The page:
Henry doesn't directly identify NBM's "Tarzan in Color" reprints but they are an obvious example of what he is referring to. In the last volume of those, Vol. 18, the last 47 Sunday strips (almost the whole book) are the same strips that appear in "Tarzan and the Adventurers."

  But, each page of "Adventurers," thanks to the determination of the editors of Titan books to find the "whole" strips, contains an extra panel that is not in the NBM edition. However, in order for Titan to reprint the entire strip, even with the wider format, it was necessary to print the pages slightly smaller than the ones that appear in the NBM edition. Both publications are worth having -- NBM for the larger displays of Hogarth art, and the Titan book for the completeness of each page.

"Tarzan and the Adventurers"
The Daily Black and White Comics

  In addition to his introduction to the Tarzan color strips, Henry Franke also provides a mid-book introduction to the black and white section. The article is titled "The Daily Grind" and is followed by three stories, "Tarzan at the Earth's Core," "Tarzan and Hard-Luck Harrigan," and "Attack of the Apes." The three stories are listed as five in the "Contents," based on which creators were involved with which sections of the stories.

  Henry explains how ERB didn't pay too much attention to what was going on with the newspaper strips while he was busy being a World War II correspondent, but he became hands-on again when he returned to Tarzana, and one thing he did was to urge the syndicate to rehire Hogarth to breathe some life back into the daily and Sunday Tarzan strips, which were being done by others.

Hogarth accepted the job to rekindle interest with his dynamic art for the Sunday strips but was less enthusiastic about the dailies. However, he came up with a way of getting the job done.

  Henry writes: "While Ed thought Hogarth was drawing the daily strip, he had actually declined USF's [Universal Features Syndicate) request to draw the daily. As Hogarth reported years later, he agreed to 'supervise it to give it a consistency with the Sunday. I found Dan Barry, coached him on the approach, discussed concept, and we took up some daily material. I penciled about two weeks or so of strips. Dan inked all of the dailies and did the whole job after that for a considerable period.' " Hogarth said he never signed his name on the dailies but that Barry probably put it there because the syndicate asked him to. The strip carried Hogarth's name for three years and then it went unsigned, but was actually drawn by John Lehti, Paul Reinman and Nick Cardy, in addition to Barry. Universal referred to them as Hogarth's "assistants."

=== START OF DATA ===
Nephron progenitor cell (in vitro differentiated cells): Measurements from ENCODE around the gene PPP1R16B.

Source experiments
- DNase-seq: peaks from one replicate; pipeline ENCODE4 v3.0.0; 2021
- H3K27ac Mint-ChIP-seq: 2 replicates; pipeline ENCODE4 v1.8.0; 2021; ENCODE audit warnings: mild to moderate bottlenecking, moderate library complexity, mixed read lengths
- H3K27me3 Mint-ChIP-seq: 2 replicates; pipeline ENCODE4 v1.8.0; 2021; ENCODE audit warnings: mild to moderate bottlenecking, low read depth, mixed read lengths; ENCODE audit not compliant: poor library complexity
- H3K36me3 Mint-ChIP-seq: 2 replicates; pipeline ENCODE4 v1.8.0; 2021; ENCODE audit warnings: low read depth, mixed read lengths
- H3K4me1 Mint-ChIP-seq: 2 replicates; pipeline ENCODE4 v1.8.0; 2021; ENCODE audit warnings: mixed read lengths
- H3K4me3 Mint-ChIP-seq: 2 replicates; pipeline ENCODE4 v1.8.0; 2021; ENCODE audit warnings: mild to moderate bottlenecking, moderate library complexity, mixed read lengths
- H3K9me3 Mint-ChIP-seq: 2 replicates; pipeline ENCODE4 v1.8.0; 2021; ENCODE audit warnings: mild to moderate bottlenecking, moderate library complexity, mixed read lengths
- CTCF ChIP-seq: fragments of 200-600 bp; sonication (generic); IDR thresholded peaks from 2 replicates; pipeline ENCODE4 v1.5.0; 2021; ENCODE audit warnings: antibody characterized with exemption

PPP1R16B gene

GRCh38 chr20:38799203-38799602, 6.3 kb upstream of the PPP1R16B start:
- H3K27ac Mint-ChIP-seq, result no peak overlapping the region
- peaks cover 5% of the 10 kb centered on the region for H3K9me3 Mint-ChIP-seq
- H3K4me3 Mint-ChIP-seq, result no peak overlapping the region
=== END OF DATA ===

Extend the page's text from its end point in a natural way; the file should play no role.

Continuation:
Another point of interest to me is that Henry Franke is, I believe, now retired from the U.S. Army and had advanced to the rank of colonel. In his remarks introducing the daily strips he take care to note that Barry, Lehti and Cardy all served in the Army and that Lehti and Cardy both earned Purple Heart Medals, having suffered combat wounds.

  And, in reading Henry's leadoff article on the color Sunday, "Transforming Tarzan's Jungle," I had to smile when I read Henry's somewhat militaristic description of the way the old Tarzan Sundays were laid out: "Hogarth was usually confined to a layout of visually monotonous square panels marching along, tier by tier, with the occasional double-square panel to break up this pattern."

  The last few pages of the book contain ads with color images for the other Titan Books reprints of Tarzan and Scott Tracy Griffin's two coffee table Tarzan books, as well as ads for Flash Gordon and Betty Boop books.